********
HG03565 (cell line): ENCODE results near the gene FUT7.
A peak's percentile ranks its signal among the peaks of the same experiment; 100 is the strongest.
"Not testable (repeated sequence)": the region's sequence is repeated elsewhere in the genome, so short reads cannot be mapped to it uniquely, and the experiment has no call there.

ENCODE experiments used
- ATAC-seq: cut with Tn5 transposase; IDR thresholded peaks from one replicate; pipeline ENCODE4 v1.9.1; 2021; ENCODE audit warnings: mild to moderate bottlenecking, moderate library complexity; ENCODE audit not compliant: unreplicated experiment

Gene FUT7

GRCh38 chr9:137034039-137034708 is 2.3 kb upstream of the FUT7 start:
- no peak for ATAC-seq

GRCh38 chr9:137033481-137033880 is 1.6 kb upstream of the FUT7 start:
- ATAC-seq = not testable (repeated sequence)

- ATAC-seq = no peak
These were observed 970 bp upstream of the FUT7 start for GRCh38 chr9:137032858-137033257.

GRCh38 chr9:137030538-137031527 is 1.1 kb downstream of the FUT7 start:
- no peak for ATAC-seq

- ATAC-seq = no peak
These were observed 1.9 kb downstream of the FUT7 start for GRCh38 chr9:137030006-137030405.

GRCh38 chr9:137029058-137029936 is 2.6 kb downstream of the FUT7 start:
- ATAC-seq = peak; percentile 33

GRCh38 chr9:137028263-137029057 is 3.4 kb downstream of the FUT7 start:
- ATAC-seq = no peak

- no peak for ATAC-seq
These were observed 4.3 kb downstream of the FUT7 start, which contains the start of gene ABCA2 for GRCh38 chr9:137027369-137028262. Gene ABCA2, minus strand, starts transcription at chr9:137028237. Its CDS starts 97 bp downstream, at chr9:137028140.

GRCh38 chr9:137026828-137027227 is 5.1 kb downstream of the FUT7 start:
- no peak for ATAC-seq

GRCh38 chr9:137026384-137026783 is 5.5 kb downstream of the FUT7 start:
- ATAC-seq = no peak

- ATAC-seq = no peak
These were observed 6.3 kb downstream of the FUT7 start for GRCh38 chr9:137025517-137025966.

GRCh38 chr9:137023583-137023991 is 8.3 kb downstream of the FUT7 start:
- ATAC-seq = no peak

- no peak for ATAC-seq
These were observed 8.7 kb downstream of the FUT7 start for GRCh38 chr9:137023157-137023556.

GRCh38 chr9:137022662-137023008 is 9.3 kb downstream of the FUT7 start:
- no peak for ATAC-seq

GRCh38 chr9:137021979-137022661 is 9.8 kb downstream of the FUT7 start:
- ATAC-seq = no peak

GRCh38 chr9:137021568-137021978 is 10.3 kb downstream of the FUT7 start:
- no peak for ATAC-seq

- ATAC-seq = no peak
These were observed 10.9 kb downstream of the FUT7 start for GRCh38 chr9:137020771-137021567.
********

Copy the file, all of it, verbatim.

HG03565 (cell line): ENCODE results near the gene FUT7.
A peak's percentile ranks its signal among the peaks of the same experiment; 100 is the strongest.
"Not testable (repeated sequence)": the region's sequence is repeated elsewhere in the genome, so short reads cannot be mapped to it uniquely, and the experiment has no call there.

ENCODE experiments used
- ATAC-seq: cut with Tn5 transposase; IDR thresholded peaks from one replicate; pipeline ENCODE4 v1.9.1; 2021; ENCODE audit warnings: mild to moderate bottlenecking, moderate library complexity; ENCODE audit not compliant: unreplicated experiment

Gene FUT7

GRCh38 chr9:137034039-137034708 is 2.3 kb upstream of the FUT7 start:
- no peak for ATAC-seq

GRCh38 chr9:137033481-137033880 is 1.6 kb upstream of the FUT7 start:
- ATAC-seq = not testable (repeated sequence)

- ATAC-seq = no peak
These were observed 970 bp upstream of the FUT7 start for GRCh38 chr9:137032858-137033257.

GRCh38 chr9:137030538-137031527 is 1.1 kb downstream of the FUT7 start:
- no peak for ATAC-seq

- ATAC-seq = no peak
These were observed 1.9 kb downstream of the FUT7 start for GRCh38 chr9:137030006-137030405.

GRCh38 chr9:137029058-137029936 is 2.6 kb downstream of the FUT7 start:
- ATAC-seq = peak; percentile 33

GRCh38 chr9:137028263-137029057 is 3.4 kb downstream of the FUT7 start:
- ATAC-seq = no peak

- no peak for ATAC-seq
These were observed 4.3 kb downstream of the FUT7 start, which contains the start of gene ABCA2 for GRCh38 chr9:137027369-137028262. Gene ABCA2, minus strand, starts transcription at chr9:137028237. Its CDS starts 97 bp downstream, at chr9:137028140.

GRCh38 chr9:137026828-137027227 is 5.1 kb downstream of the FUT7 start:
- no peak for ATAC-seq

GRCh38 chr9:137026384-137026783 is 5.5 kb downstream of the FUT7 start:
- ATAC-seq = no peak

- ATAC-seq = no peak
These were observed 6.3 kb downstream of the FUT7 start for GRCh38 chr9:137025517-137025966.

GRCh38 chr9:137023583-137023991 is 8.3 kb downstream of the FUT7 start:
- ATAC-seq = no peak

- no peak for ATAC-seq
These were observed 8.7 kb downstream of the FUT7 start for GRCh38 chr9:137023157-137023556.

GRCh38 chr9:137022662-137023008 is 9.3 kb downstream of the FUT7 start:
- no peak for ATAC-seq

GRCh38 chr9:137021979-137022661 is 9.8 kb downstream of the FUT7 start:
- ATAC-seq = no peak

GRCh38 chr9:137021568-137021978 is 10.3 kb downstream of the FUT7 start:
- no peak for ATAC-seq

- ATAC-seq = no peak
These were observed 10.9 kb downstream of the FUT7 start for GRCh38 chr9:137020771-137021567.